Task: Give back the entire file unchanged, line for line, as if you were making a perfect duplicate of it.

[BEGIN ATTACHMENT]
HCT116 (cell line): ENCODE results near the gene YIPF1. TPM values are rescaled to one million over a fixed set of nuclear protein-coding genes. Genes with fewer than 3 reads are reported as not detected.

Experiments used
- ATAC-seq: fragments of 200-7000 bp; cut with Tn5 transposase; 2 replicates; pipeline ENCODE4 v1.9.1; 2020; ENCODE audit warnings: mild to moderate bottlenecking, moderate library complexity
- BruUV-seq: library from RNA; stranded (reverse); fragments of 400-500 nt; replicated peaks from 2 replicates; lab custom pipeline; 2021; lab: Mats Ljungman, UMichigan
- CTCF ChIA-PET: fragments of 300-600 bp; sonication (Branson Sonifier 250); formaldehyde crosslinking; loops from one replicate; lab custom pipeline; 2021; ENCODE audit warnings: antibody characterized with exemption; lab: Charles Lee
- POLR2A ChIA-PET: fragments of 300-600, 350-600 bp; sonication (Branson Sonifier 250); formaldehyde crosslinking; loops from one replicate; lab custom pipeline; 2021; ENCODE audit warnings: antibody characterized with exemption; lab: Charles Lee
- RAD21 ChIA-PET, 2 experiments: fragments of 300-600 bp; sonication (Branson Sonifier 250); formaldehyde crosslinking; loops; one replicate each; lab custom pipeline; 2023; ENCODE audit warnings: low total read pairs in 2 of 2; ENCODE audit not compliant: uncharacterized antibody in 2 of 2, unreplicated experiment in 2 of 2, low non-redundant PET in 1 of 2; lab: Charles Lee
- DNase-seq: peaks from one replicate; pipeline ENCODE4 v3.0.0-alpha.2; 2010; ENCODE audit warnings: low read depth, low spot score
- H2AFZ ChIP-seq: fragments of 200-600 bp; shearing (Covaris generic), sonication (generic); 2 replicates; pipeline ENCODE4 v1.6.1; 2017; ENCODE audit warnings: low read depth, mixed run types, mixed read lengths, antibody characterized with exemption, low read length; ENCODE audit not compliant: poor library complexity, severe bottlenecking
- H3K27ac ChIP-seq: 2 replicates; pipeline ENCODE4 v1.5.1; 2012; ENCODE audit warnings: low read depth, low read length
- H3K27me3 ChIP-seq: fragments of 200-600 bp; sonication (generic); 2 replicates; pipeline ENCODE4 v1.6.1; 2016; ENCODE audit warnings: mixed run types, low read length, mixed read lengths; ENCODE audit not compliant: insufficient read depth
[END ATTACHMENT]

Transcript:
HCT116 (cell line): ENCODE results near the gene YIPF1. TPM values are rescaled to one million over a fixed set of nuclear protein-coding genes. Genes with fewer than 3 reads are reported as not detected.

Experiments used
- ATAC-seq: fragments of 200-7000 bp; cut with Tn5 transposase; 2 replicates; pipeline ENCODE4 v1.9.1; 2020; ENCODE audit warnings: mild to moderate bottlenecking, moderate library complexity
- BruUV-seq: library from RNA; stranded (reverse); fragments of 400-500 nt; replicated peaks from 2 replicates; lab custom pipeline; 2021; lab: Mats Ljungman, UMichigan
- CTCF ChIA-PET: fragments of 300-600 bp; sonication (Branson Sonifier 250); formaldehyde crosslinking; loops from one replicate; lab custom pipeline; 2021; ENCODE audit warnings: antibody characterized with exemption; lab: Charles Lee
- POLR2A ChIA-PET: fragments of 300-600, 350-600 bp; sonication (Branson Sonifier 250); formaldehyde crosslinking; loops from one replicate; lab custom pipeline; 2021; ENCODE audit warnings: antibody characterized with exemption; lab: Charles Lee
- RAD21 ChIA-PET, 2 experiments: fragments of 300-600 bp; sonication (Branson Sonifier 250); formaldehyde crosslinking; loops; one replicate each; lab custom pipeline; 2023; ENCODE audit warnings: low total read pairs in 2 of 2; ENCODE audit not compliant: uncharacterized antibody in 2 of 2, unreplicated experiment in 2 of 2, low non-redundant PET in 1 of 2; lab: Charles Lee
- DNase-seq: peaks from one replicate; pipeline ENCODE4 v3.0.0-alpha.2; 2010; ENCODE audit warnings: low read depth, low spot score
- H2AFZ ChIP-seq: fragments of 200-600 bp; shearing (Covaris generic), sonication (generic); 2 replicates; pipeline ENCODE4 v1.6.1; 2017; ENCODE audit warnings: low read depth, mixed run types, mixed read lengths, antibody characterized with exemption, low read length; ENCODE audit not compliant: poor library complexity, severe bottlenecking
- H3K27ac ChIP-seq: 2 replicates; pipeline ENCODE4 v1.5.1; 2012; ENCODE audit warnings: low read depth, low read length
- H3K27me3 ChIP-seq: fragments of 200-600 bp; sonication (generic); 2 replicates; pipeline ENCODE4 v1.6.1; 2016; ENCODE audit warnings: mixed run types, low read length, mixed read lengths; ENCODE audit not compliant: insufficient read depth